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Robinson Road Boat Ramp Upgrade kicks off this week

Work on the Robinson Road Boat Ramp in Whitianga, in order to improve it and take pressure off the boat ramp by the wharf, has begun.

The contract has been awarded to Schick Construction and the improvements will include reshaping the boat ramp and installing a floating pontoon. The work is expected to take 8-10 weeks but is weather-dependent.

"We expect the disruption to the existing ramp facility to be kept to a minimum; however, the site for the new facility will be fenced off along with an adjacent site area on the reserve land," says Andrew Scobie, our Council's project manager.

"Where possible, the existing ramp and/or adjacent beach will still be able to be used for launching during most of the construction period; however, there will be times of restricted access and parking," says Mr Scobie.

"To allow the construction to commence we have had to relocate some stored dinghies to adjacent parking area. Please see the site staff for key to relocate your dinghy," says Mr Scobie.

The plan looks at ways to help alleviate congestion at the Whitianga Wharf Boat Ramp, which is a busy area with tourists, ferry passengers and children.

"There has been many investigations historically and proposals into possible sites for the development of a single 'destination boat ramp', to help cater to the growing number of recreational and commercial fishers and boaties," says Allan Tiplady, our Council's District Manager - North.

The first task is to set up the site, including barriers, signage and temporary fencing to restrict access to work areas for the safety of pedestrians.

The work will be carried out during low tides. Excavators will be used to build a rock causeway to access the deepest point.

Once our contractors reach the end of the ramp area we will excavate the seabed to form the new boat ramp approach. The GPS excavators will shape and form the new ramp as it works back to a level above the high water mark.

The rock causeway will be progressively removed and used to form the new ramp shape and upper harbour revetment. Silt will be managed with silt fences and a tepidity curtain and monitored throughout the process.

A large crawler-type crane will be put on site to install sheet piling and sand bags to form a coffer dam which will be emptied of water for the ramp construction.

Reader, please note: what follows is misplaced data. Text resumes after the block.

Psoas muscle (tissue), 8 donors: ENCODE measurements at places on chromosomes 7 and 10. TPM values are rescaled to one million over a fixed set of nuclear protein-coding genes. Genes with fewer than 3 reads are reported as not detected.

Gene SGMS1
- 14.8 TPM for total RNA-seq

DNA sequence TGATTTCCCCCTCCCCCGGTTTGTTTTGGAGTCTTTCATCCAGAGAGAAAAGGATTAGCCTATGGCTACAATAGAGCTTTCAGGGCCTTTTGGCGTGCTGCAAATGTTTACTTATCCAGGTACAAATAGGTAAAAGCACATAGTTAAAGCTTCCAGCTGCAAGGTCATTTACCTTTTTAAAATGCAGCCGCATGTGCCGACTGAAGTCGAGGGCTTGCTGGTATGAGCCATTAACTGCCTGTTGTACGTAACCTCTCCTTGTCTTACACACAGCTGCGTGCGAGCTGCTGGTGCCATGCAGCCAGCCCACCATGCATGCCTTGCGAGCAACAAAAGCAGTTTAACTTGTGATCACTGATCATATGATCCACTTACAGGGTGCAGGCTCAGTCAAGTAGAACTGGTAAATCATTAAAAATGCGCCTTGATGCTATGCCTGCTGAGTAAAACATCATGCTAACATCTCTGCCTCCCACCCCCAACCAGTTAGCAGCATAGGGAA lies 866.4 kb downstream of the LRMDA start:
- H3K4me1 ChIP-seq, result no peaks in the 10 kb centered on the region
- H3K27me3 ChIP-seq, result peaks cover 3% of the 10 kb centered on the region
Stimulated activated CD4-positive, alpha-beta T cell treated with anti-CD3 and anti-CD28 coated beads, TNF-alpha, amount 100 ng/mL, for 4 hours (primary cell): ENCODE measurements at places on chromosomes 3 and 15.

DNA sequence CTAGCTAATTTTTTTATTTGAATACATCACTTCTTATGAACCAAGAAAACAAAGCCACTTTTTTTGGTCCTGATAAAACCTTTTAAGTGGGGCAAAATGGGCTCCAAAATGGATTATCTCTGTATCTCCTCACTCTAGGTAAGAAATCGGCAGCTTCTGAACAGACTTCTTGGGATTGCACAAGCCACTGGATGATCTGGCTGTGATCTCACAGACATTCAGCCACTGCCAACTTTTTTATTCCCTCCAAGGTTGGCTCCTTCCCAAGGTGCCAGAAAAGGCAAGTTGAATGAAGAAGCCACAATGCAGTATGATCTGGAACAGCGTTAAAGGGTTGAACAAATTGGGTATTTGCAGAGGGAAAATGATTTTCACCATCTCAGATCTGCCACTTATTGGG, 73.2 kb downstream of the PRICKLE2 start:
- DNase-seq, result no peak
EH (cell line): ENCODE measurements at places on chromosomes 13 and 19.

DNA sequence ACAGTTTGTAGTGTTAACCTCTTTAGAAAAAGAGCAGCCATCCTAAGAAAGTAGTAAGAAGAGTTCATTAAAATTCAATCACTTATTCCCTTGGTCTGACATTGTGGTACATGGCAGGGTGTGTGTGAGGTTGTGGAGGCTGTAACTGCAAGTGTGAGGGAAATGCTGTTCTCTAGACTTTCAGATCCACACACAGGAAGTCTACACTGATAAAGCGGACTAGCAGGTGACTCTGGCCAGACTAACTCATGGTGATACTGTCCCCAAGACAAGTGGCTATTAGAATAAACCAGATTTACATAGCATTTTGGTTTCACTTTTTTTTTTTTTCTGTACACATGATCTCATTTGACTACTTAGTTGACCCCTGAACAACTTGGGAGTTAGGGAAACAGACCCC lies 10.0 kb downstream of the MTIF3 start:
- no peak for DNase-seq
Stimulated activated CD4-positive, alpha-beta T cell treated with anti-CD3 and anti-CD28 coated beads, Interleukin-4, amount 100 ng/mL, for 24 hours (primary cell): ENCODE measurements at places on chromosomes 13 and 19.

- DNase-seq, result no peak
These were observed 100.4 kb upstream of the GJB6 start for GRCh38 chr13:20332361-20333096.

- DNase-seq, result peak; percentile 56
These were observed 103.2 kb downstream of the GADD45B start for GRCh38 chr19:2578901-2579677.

Once dry enough the construction of the ramp can start with concrete footings and precast panels to form the retaining wall between the old and new ramp.Then final shaping and trimming of the ramp will be done before the boxing, reinforcing and concrete is poured for the new ramp surface.

Then final shaping and trimming of the ramp will be done before the boxing, reinforcing and concrete is poured for the new ramp surface.

Once the new ramp has cured, the timber fencing and piles can be driven for the floating pontoon before the sheet piling is removed.

The new floating pontoon will be floated into position. Finally the reshaped road kerb can be poured and the new asphalt vehicle staging area formed and laid.

The site will be decommissioned and equipment demobilised before cleaning up the site.

Whangapoua Boat Ramp upgrade

Design consultation and consenting for work to rebuild the two-lane concrete boat ramp at Whangapoua and install a floating pontoon is happening this financial year.

Stage one re-construction of the concrete boat ramp is planned to start during 2019/2020, while stage two of the boat ramp upgrade installation of the pontoons is scheduled for 2022/2023.

The existing boat ramp is in a deteriorating condition with cracks in the concrete at the end of the ramp and in between the ramps. is cracked and breaking.

The existing boat ramps were poured at two different levels, which has caused some safety concerns for boat ramp users. The proposed concrete boat ramp will eliminate these issues and the addition of a pontoon will make the boat ramp more user-friendly for boaties.

© Scoop Media

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